Both are equally challenging in terms of getting out the door on time.
* * * * *
The girls have taken over the shed in the backyard.
It’s another example of how children are like kudzu, or poison parsnip, or any number of invasive weeds that slowly take over and choke out the competition.
As new parents, we had the idea that our children’s things would be confined neatly to their bedroom and perhaps one small corner of the common space. “This house belongs to adults,” we said. “They are merely nonpaying tenants.”
Then we looked around and realized that they outnumbered us, two to one.
To be fair, the shed was ripe for conquest. During the winter, it houses the lawn mower and deck furniture; during the summer, it’s an empty shell. So this year they turned it into a “Nature Center.”
The “Nature Center” includes a desk where one can sign up for “Nature Camp,” a play kitchen for cooking “edible plants,” a small tent, various plant samples taped to the walls, and a large number of Daddy Long Legs spiders imprisoned in the bug house.
Thus far, they’ve learned that Daddy Long Legs spiders live less than a day in captivity.
But at least they’re getting out of the house.
* * * * *
It was a good summer for strawberries. Like almost everyone in Addison County, we took a trip to Douglas Orchards. Thirty minutes of picking with two adults and four children (who were more consumers than helpers) yielded us enough strawberries to put up 9 jars of preserves and half a dozen freezer bags of whole berries.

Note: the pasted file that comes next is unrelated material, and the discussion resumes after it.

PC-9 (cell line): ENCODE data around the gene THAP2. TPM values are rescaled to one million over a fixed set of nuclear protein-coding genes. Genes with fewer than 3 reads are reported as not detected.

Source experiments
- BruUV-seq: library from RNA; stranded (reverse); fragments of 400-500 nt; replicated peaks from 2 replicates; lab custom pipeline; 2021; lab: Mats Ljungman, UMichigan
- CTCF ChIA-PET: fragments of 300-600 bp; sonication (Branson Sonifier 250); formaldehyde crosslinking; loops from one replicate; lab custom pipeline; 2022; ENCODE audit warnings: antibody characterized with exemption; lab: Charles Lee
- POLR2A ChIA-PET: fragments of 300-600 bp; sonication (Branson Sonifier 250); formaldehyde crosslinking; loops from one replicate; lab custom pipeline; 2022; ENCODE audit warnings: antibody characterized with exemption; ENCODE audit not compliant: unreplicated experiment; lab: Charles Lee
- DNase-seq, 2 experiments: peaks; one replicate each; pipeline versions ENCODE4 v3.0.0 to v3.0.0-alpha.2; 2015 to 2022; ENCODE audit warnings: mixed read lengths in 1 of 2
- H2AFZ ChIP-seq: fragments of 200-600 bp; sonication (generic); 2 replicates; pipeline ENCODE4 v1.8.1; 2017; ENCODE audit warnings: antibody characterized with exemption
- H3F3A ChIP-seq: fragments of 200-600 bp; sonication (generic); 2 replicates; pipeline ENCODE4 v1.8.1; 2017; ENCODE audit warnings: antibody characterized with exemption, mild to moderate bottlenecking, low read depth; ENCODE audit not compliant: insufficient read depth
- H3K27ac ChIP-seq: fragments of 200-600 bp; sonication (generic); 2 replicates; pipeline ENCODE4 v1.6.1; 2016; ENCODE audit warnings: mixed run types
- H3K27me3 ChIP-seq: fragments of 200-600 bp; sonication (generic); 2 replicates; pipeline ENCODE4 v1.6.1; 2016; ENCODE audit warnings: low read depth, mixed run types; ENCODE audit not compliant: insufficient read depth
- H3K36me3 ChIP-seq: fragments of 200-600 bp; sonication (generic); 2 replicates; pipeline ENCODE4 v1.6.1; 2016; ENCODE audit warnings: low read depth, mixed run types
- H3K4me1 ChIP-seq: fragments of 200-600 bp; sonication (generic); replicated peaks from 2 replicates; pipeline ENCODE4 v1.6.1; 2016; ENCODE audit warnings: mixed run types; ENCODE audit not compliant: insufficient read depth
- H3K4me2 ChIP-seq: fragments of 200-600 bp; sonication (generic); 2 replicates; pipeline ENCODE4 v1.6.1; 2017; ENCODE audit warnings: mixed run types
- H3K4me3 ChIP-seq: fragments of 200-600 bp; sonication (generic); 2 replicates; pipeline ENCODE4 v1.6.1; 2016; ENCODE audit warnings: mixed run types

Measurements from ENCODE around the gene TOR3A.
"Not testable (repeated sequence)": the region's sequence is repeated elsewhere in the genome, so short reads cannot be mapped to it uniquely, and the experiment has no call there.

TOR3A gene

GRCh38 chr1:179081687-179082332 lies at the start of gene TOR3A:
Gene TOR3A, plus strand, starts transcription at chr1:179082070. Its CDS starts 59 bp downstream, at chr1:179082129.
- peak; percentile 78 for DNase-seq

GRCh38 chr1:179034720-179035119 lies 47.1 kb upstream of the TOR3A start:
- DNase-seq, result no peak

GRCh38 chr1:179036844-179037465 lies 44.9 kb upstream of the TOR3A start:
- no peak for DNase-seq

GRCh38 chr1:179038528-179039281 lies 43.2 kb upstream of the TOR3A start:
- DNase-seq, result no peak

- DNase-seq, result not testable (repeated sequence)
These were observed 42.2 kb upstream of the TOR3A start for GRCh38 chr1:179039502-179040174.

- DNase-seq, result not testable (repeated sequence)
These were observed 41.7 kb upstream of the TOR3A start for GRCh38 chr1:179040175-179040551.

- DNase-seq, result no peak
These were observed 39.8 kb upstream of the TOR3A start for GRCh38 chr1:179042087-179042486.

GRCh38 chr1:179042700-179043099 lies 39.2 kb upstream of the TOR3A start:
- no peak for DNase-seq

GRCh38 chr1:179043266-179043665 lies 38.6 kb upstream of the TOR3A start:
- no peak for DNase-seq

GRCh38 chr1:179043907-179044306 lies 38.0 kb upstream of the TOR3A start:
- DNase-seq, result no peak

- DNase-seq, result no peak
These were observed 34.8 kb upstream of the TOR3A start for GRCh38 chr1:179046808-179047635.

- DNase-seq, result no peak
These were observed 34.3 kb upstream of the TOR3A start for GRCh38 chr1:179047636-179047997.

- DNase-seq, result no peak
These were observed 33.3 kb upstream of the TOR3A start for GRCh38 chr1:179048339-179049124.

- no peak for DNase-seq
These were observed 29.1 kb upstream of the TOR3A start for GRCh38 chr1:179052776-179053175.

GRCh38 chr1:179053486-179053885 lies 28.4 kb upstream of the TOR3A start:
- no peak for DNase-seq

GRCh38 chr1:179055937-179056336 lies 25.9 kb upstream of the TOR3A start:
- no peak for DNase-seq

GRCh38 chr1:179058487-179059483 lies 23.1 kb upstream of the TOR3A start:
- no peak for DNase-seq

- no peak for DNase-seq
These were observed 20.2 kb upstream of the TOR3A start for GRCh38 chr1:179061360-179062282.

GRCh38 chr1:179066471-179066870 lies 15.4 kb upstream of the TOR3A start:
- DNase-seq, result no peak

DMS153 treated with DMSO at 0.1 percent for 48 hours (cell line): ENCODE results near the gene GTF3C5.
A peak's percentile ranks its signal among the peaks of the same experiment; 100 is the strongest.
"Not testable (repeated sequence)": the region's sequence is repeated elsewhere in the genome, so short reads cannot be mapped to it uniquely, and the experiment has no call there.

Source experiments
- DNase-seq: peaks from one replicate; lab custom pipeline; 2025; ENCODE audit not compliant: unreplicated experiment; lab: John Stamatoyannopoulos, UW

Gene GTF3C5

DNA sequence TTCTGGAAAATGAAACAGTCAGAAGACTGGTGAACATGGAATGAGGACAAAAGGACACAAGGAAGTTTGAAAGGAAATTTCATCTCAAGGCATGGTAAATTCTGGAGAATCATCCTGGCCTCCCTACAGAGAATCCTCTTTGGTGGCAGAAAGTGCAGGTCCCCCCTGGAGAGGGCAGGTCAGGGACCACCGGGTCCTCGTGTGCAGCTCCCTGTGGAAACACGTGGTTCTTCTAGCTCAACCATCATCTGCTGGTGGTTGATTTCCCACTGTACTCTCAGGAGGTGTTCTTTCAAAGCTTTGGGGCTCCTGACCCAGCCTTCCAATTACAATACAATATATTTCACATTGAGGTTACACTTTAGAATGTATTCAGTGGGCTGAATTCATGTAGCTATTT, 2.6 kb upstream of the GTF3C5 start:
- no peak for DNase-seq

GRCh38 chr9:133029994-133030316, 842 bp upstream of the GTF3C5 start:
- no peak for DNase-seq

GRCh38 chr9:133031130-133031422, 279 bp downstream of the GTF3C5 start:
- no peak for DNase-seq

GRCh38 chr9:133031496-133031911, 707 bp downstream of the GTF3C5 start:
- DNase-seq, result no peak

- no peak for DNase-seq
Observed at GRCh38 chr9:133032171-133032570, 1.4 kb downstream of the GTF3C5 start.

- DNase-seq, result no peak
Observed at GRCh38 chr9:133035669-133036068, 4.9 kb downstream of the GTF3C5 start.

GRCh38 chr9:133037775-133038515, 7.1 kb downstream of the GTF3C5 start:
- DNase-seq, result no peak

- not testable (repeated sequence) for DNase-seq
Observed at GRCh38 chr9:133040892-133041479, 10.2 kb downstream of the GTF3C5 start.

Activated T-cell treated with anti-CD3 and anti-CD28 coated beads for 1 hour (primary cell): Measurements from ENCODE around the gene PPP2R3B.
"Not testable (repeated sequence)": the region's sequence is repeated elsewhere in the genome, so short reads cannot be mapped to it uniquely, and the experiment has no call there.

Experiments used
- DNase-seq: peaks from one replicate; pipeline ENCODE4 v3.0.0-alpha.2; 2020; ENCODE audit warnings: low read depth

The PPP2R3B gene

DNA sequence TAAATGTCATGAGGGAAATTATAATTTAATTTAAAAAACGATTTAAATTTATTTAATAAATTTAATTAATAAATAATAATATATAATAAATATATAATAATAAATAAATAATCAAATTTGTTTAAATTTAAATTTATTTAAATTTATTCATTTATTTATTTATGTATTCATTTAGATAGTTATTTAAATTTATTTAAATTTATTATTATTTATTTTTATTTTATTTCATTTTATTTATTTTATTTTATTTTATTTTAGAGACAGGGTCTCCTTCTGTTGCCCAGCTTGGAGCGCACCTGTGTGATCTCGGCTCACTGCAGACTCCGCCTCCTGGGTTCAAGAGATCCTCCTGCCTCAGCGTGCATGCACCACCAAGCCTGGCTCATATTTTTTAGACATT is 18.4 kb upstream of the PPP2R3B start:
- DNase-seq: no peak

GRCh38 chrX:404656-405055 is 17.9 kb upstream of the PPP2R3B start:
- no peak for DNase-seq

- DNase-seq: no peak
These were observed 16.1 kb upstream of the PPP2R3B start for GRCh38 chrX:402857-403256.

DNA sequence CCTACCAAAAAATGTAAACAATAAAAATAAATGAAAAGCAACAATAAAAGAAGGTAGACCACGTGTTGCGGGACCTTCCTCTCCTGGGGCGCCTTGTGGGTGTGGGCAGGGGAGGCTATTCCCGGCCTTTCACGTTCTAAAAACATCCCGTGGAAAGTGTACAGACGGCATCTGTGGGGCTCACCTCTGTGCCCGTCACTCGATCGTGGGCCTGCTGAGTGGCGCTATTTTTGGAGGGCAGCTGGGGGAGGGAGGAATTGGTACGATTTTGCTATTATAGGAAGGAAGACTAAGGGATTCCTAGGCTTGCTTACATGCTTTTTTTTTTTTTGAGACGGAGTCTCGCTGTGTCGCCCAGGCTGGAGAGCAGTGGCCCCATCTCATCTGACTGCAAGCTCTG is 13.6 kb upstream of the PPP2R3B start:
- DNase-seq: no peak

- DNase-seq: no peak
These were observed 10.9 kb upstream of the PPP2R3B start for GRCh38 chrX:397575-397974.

“Why is everything strawberry?” my daughter asks on the morning that the breakfast choices include strawberry bread, strawberry muffins, and strawberry-chocolate chip pancakes.
* * * * *
Summer in Vermont is a season of plenty: plenty of green, plenty of fun, plenty of rain, plenty of berries, plenty of mosquitoes. But children can always find something to complain about.
July 4th, according to my five-year-old, was “the worst day of my life.” It began when she was “forced” to eat strawberry chocolate-chip pancakes instead of the waffles she wanted. It got worse when the bag of candy she collected from the floats at the Bristol July 4th parade did not contain a single lollipop.
The nail in the coffin was the party we attended that evening — a party that included a bouncy house, a pig roast, a photo booth, and some of my daughters’ best friends in attendance.
“Was that the best party ever?” I asked, as we drove away.
No: Her older sister was bossy, and the rain started before we could see the fireworks.
The following morning, my husband made waffles and set a note by my daughter’s plate that read: “This is the best day of your life!”
She finished her waffles and stared at her empty plate.
“I’m bored,” she said.
Faith Gong has worked as an elementary school teacher, a freelance photographer, and a nonprofit manager. Since moving to Addison County in 2011, her work has involved caring for a house in the woods, four young daughters, one anxiety-prone labradoodle — and writing for her blog, The Pickle Patch.